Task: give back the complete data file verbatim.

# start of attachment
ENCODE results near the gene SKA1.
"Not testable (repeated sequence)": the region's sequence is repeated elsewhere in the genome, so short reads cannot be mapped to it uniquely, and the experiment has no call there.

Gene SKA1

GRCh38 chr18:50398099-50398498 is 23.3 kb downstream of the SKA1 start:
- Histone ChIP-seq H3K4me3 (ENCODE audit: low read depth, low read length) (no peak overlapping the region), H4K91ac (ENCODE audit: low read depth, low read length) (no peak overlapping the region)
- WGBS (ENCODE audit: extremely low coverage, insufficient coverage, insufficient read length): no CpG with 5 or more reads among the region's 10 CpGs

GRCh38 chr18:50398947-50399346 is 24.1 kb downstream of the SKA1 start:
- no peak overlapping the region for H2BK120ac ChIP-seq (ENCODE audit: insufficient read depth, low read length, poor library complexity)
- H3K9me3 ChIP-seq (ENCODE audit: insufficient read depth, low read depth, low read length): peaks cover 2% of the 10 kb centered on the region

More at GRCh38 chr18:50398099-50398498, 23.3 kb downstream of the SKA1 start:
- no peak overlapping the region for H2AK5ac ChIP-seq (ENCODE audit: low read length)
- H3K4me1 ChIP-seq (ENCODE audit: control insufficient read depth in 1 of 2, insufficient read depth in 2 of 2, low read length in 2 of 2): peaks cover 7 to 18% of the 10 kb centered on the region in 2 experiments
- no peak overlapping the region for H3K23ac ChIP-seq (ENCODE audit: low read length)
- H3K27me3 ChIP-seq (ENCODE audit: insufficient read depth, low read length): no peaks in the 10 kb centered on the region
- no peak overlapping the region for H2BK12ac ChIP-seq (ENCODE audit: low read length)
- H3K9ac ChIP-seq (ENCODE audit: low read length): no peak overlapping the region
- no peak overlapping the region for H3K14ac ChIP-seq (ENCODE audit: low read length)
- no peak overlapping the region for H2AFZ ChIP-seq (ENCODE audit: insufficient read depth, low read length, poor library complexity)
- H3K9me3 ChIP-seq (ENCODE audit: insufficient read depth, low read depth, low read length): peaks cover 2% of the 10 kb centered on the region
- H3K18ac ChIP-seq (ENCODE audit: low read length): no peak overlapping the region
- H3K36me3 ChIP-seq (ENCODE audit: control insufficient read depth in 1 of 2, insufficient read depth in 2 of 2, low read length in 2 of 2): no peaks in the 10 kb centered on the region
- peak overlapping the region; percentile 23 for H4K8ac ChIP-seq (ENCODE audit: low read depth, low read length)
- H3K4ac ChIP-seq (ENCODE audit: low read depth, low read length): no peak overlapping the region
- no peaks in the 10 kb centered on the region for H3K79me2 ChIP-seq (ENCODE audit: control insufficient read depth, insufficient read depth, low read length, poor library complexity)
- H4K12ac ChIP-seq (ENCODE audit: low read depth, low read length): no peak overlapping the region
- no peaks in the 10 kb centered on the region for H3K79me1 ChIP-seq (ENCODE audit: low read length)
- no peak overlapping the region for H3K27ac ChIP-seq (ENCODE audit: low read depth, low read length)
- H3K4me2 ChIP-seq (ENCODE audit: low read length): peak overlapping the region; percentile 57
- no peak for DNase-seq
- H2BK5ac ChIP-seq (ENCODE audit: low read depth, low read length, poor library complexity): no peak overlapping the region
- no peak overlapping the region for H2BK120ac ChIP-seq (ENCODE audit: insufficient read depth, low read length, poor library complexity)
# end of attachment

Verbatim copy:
ENCODE results near the gene SKA1.
"Not testable (repeated sequence)": the region's sequence is repeated elsewhere in the genome, so short reads cannot be mapped to it uniquely, and the experiment has no call there.

Gene SKA1

GRCh38 chr18:50398099-50398498 is 23.3 kb downstream of the SKA1 start:
- Histone ChIP-seq H3K4me3 (ENCODE audit: low read depth, low read length) (no peak overlapping the region), H4K91ac (ENCODE audit: low read depth, low read length) (no peak overlapping the region)
- WGBS (ENCODE audit: extremely low coverage, insufficient coverage, insufficient read length): no CpG with 5 or more reads among the region's 10 CpGs

GRCh38 chr18:50398947-50399346 is 24.1 kb downstream of the SKA1 start:
- no peak overlapping the region for H2BK120ac ChIP-seq (ENCODE audit: insufficient read depth, low read length, poor library complexity)
- H3K9me3 ChIP-seq (ENCODE audit: insufficient read depth, low read depth, low read length): peaks cover 2% of the 10 kb centered on the region

More at GRCh38 chr18:50398099-50398498, 23.3 kb downstream of the SKA1 start:
- no peak overlapping the region for H2AK5ac ChIP-seq (ENCODE audit: low read length)
- H3K4me1 ChIP-seq (ENCODE audit: control insufficient read depth in 1 of 2, insufficient read depth in 2 of 2, low read length in 2 of 2): peaks cover 7 to 18% of the 10 kb centered on the region in 2 experiments
- no peak overlapping the region for H3K23ac ChIP-seq (ENCODE audit: low read length)
- H3K27me3 ChIP-seq (ENCODE audit: insufficient read depth, low read length): no peaks in the 10 kb centered on the region
- no peak overlapping the region for H2BK12ac ChIP-seq (ENCODE audit: low read length)
- H3K9ac ChIP-seq (ENCODE audit: low read length): no peak overlapping the region
- no peak overlapping the region for H3K14ac ChIP-seq (ENCODE audit: low read length)
- no peak overlapping the region for H2AFZ ChIP-seq (ENCODE audit: insufficient read depth, low read length, poor library complexity)
- H3K9me3 ChIP-seq (ENCODE audit: insufficient read depth, low read depth, low read length): peaks cover 2% of the 10 kb centered on the region
- H3K18ac ChIP-seq (ENCODE audit: low read length): no peak overlapping the region
- H3K36me3 ChIP-seq (ENCODE audit: control insufficient read depth in 1 of 2, insufficient read depth in 2 of 2, low read length in 2 of 2): no peaks in the 10 kb centered on the region
- peak overlapping the region; percentile 23 for H4K8ac ChIP-seq (ENCODE audit: low read depth, low read length)
- H3K4ac ChIP-seq (ENCODE audit: low read depth, low read length): no peak overlapping the region
- no peaks in the 10 kb centered on the region for H3K79me2 ChIP-seq (ENCODE audit: control insufficient read depth, insufficient read depth, low read length, poor library complexity)
- H4K12ac ChIP-seq (ENCODE audit: low read depth, low read length): no peak overlapping the region
- no peaks in the 10 kb centered on the region for H3K79me1 ChIP-seq (ENCODE audit: low read length)
- no peak overlapping the region for H3K27ac ChIP-seq (ENCODE audit: low read depth, low read length)
- H3K4me2 ChIP-seq (ENCODE audit: low read length): peak overlapping the region; percentile 57
- no peak for DNase-seq
- H2BK5ac ChIP-seq (ENCODE audit: low read depth, low read length, poor library complexity): no peak overlapping the region
- no peak overlapping the region for H2BK120ac ChIP-seq (ENCODE audit: insufficient read depth, low read length, poor library complexity)